Like you, and most other people, I had given my trust to many who broke my heart. At the time I didn’t know why I was giving life and trust another chance. Now I know. When you said the words, “I trust you,” it permeated through my soul like a life-giving breeze on a dry, humid day. Your trust renewed me. There was no calculated, direct or indirect threat attached to your trust. You trusted me the same way you respected me, you just gave it with no conditions. And when the time came for me to have some closed-book tests, those times when you told me to make my own decisions, I didn’t pass all of them, but you reminded me that there’s no such thing as failure, only lessons. During my relapses of old habits, behaviors, or choices, you kept telling me, “Relapse is normal. It’s part of this dance, and does not mean you failed. I trust you. You are a sacred blessing, miracle, and gift.”

You trusted me, and because you did, I began to trust myself. Because of you, I am here.

We give peace to sacred blessings, miracles, and gifts.

I could let my guard down with you. I could be me and experience the power of being invulnerable by being vulnerable, which is a manifestation of courage that can only occur when someone knows they’re truly safe. Your presence provided peace. I didn’t know how to react to peace because I was so used to swimming in chaos. I spent so much of my childhood at funerals, hospital waiting rooms, rehabilitation centers, car wrecks, waking up to glass breaking, screams, fighting, and excuses to try to hide what the neighborhood already knew. Peace was loud, uncomfortable, and not easy to digest. But with your help, guidance, and most importantly, your consistency, I grew accustomed to peace. No matter where you are now, just knowing that you gave someone the gift of peace should fill you with the truth that you truly followed a special calling.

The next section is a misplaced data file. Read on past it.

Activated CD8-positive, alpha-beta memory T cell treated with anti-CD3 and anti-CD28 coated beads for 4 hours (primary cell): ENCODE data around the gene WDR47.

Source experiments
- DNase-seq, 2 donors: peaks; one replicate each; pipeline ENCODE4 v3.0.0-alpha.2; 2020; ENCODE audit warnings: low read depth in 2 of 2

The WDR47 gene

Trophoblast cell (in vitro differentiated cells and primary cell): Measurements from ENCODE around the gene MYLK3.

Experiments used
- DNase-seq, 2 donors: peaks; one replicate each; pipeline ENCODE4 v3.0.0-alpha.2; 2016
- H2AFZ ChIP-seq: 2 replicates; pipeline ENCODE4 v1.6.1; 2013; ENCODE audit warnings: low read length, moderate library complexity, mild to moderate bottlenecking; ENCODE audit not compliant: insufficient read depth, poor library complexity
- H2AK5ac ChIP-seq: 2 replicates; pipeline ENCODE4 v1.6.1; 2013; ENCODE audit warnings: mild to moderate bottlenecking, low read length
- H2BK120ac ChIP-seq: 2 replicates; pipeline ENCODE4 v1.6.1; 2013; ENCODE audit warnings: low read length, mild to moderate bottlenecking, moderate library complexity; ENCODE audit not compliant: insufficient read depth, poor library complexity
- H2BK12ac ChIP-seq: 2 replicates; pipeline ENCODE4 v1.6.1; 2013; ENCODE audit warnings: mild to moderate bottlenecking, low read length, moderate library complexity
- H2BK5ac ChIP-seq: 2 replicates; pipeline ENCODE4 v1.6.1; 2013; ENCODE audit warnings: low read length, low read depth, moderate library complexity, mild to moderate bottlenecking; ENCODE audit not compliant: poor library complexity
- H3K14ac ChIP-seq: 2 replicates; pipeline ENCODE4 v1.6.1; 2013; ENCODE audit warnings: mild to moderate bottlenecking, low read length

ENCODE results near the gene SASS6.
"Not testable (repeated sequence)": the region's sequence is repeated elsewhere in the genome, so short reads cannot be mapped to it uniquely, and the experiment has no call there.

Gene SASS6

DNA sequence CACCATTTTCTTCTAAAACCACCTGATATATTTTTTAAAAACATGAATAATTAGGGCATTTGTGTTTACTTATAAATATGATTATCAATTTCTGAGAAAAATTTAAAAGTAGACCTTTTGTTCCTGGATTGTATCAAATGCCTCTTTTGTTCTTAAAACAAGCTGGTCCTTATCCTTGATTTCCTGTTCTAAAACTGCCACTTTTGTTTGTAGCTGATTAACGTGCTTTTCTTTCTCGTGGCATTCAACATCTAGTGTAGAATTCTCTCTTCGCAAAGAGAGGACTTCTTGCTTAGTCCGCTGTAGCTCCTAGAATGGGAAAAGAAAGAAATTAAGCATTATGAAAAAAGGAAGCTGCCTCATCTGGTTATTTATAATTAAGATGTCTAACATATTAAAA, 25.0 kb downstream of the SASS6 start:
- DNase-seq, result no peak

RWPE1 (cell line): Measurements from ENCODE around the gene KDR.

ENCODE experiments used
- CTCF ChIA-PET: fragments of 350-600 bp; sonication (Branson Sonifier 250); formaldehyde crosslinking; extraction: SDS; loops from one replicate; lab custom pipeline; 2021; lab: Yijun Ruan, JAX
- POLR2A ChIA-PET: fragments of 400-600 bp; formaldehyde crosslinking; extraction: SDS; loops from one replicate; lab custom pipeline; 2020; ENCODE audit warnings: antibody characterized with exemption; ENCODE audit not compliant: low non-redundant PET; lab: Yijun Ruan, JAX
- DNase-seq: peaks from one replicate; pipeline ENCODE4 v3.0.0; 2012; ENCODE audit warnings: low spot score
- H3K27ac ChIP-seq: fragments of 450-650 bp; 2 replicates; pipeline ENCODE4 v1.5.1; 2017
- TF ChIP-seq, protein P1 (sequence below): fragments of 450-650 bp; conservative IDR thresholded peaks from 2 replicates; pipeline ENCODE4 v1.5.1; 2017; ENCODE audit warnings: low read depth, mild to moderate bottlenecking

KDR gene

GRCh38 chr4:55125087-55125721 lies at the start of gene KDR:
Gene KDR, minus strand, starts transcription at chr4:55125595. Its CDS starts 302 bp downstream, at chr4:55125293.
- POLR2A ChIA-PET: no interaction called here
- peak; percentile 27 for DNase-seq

You gave me peace, and because you did, I am living a life of peace, and always looking at how I can better share peace with others. Because of you, I am here.

We know that sacred blessings, miracles, and gifts are of benefit to others and all life.